The pretty packages are Instagram-ready on the shop’s antique shelves and cases, complemented by old American flags, taxidermied waterfowl and vintage-style felt pennants that bear Seersucker’s logo. While the Franklin shop might be categorized as a candy store, this is obviously fancy shit being sold in a fancy place that would lull a child to sleep with its earth tones and sparse decor. 

But so long as you don’t have to sell a kidney to afford them, these chocolates are worth the money. Seersucker’s goods are created by Scott Witherow, founder and owner of Olive and Sinclair, and all the treats are made in the chocolate shop’s East Nashville factory. So of course the Muzzle Loaders — liquid-filled treats meant to be eaten in one brave bite — are extraordinary. A wave of caramel washes over your tongue, and just as it starts to overwhelm, the chocolate shell begins to melt, blending and balancing with the sweet, sweet insides. The Cherry Bomb is just as thoughtful with its decadence. Instead of the traditional sweet center, Seersucker’s version of a cherry cordial stars a pickled cherry, which delivers a delightful acidic zing.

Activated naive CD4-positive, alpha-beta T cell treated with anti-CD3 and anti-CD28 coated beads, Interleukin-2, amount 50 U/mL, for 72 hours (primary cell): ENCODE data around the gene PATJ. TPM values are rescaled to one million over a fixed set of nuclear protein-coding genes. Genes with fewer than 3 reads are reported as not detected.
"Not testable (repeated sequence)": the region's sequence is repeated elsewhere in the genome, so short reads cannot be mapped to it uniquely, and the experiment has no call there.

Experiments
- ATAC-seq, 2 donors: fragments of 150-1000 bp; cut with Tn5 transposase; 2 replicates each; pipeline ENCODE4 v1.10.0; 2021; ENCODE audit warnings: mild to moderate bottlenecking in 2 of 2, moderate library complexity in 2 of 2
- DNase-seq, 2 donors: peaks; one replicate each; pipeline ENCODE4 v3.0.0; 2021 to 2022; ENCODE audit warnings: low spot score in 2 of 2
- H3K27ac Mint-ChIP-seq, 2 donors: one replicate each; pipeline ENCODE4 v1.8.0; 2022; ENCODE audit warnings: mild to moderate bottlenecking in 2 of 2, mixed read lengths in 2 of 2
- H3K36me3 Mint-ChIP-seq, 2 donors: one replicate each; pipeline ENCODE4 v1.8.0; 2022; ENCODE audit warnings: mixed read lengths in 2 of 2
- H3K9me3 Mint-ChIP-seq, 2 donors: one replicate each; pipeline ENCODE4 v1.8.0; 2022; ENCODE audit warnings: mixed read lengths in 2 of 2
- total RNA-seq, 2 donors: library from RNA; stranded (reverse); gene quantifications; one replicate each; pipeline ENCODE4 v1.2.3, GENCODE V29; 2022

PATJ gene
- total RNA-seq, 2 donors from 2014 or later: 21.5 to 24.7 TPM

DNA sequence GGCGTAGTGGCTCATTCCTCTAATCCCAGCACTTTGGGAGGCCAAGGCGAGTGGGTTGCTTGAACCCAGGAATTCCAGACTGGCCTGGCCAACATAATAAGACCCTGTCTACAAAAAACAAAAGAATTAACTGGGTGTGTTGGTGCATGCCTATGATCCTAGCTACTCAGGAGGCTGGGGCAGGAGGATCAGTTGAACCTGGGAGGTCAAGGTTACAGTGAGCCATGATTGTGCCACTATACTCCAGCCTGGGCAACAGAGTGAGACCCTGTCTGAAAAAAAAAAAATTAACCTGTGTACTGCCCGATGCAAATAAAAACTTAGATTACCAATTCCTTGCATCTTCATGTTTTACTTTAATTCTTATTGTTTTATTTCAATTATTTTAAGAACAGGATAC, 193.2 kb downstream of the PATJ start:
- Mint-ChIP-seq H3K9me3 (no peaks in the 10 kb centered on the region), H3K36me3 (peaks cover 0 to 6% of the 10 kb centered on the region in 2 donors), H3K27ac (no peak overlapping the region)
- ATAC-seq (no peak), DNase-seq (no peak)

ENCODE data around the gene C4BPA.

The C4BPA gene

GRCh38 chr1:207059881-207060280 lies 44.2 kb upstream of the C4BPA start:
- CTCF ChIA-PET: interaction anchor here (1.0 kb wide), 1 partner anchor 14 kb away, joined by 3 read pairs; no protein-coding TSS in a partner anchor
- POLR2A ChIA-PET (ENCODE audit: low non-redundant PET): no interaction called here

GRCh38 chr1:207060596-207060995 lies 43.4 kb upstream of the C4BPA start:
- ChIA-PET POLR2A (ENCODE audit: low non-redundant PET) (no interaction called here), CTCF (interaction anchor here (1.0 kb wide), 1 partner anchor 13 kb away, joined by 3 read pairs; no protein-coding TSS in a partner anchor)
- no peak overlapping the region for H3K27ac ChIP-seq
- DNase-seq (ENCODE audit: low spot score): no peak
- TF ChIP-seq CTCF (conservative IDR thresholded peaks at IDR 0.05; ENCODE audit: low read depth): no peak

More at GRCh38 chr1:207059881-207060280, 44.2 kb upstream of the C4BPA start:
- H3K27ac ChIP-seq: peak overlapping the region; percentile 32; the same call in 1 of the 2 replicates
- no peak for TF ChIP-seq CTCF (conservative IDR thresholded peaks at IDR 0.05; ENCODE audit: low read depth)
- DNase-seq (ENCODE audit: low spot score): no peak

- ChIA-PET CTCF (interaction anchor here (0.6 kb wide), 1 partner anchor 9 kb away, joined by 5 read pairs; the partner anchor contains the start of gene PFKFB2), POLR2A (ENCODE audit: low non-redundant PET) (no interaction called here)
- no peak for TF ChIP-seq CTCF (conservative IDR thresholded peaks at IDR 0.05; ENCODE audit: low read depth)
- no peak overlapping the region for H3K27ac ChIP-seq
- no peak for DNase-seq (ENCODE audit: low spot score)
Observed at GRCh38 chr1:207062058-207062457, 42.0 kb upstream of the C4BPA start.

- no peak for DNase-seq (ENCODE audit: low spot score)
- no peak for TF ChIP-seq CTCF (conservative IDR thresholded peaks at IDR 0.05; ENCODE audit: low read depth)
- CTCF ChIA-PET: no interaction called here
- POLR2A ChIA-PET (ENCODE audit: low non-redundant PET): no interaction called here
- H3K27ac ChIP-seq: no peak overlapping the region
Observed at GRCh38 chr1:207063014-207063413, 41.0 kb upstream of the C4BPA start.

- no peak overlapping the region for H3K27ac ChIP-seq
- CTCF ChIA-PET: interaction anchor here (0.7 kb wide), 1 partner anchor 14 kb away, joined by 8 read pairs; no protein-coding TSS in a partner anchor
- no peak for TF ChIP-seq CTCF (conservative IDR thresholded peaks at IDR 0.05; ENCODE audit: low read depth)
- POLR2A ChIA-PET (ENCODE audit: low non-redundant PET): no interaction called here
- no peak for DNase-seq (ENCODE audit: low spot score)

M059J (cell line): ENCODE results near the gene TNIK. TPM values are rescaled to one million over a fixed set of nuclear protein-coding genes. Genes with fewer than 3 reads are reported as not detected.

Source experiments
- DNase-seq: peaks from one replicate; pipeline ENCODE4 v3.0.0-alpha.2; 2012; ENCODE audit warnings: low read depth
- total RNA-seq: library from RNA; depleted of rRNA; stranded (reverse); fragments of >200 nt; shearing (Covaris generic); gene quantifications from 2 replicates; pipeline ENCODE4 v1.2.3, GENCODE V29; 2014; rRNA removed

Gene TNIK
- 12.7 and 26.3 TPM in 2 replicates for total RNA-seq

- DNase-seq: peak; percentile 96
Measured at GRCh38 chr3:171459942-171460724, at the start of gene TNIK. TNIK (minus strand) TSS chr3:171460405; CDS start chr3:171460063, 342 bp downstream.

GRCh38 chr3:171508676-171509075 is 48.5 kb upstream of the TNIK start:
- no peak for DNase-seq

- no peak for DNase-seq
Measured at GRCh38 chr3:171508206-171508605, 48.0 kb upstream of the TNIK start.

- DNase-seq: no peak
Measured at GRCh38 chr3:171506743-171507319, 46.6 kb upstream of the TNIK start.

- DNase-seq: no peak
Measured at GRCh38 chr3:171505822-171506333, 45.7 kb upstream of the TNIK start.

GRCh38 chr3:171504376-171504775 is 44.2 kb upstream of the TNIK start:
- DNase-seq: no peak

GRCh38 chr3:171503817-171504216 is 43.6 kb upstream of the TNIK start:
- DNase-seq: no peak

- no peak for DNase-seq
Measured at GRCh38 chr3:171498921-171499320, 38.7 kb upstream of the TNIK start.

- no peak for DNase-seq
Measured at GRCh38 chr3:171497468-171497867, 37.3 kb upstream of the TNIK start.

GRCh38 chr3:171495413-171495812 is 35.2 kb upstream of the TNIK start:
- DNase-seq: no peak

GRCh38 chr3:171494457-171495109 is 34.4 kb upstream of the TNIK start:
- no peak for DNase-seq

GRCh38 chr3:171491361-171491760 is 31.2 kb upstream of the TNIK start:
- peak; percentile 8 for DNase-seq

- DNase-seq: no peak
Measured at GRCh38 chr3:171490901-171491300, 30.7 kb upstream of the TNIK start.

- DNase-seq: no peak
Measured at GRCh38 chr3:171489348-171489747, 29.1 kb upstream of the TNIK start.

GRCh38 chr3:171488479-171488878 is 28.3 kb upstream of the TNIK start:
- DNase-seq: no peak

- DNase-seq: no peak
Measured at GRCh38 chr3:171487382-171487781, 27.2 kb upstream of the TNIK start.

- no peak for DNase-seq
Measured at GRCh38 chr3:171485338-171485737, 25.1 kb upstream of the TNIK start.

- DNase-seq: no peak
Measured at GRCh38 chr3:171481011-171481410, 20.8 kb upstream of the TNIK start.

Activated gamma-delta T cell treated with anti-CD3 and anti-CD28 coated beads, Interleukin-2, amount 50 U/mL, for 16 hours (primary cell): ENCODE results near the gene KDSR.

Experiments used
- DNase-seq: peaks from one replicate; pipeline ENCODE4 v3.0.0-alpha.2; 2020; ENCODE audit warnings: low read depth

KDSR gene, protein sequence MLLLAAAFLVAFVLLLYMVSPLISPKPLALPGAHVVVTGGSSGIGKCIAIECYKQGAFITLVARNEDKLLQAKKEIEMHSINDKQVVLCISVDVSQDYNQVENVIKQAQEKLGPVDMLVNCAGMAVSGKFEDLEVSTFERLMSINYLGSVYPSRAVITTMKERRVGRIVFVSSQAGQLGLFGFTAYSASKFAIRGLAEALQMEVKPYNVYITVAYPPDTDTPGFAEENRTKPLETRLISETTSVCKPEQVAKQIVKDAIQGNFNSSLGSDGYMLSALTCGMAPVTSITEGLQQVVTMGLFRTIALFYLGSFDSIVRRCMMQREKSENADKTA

I did not care for the gummy bears. In fact, I spit out the gummy bears. I do not drink, and I don’t like wine. The gummy bears are not for me. But some of my co-workers thought they were worth sampling.

The steep prices are understandable, given Seersucker’s quality chocolate, but my bank account doesn’t care what kind of chocolate is used. So my one suggestion to Seersucker is this: Offer your awesome confections in a variety pack. I am selfish. I want to get the Cherry Bombs, the Muzzle Loaders and the Original without paying as much as I would for a pizza, cocktail and dessert at City House. We can’t all afford to live in Williamson County, you know?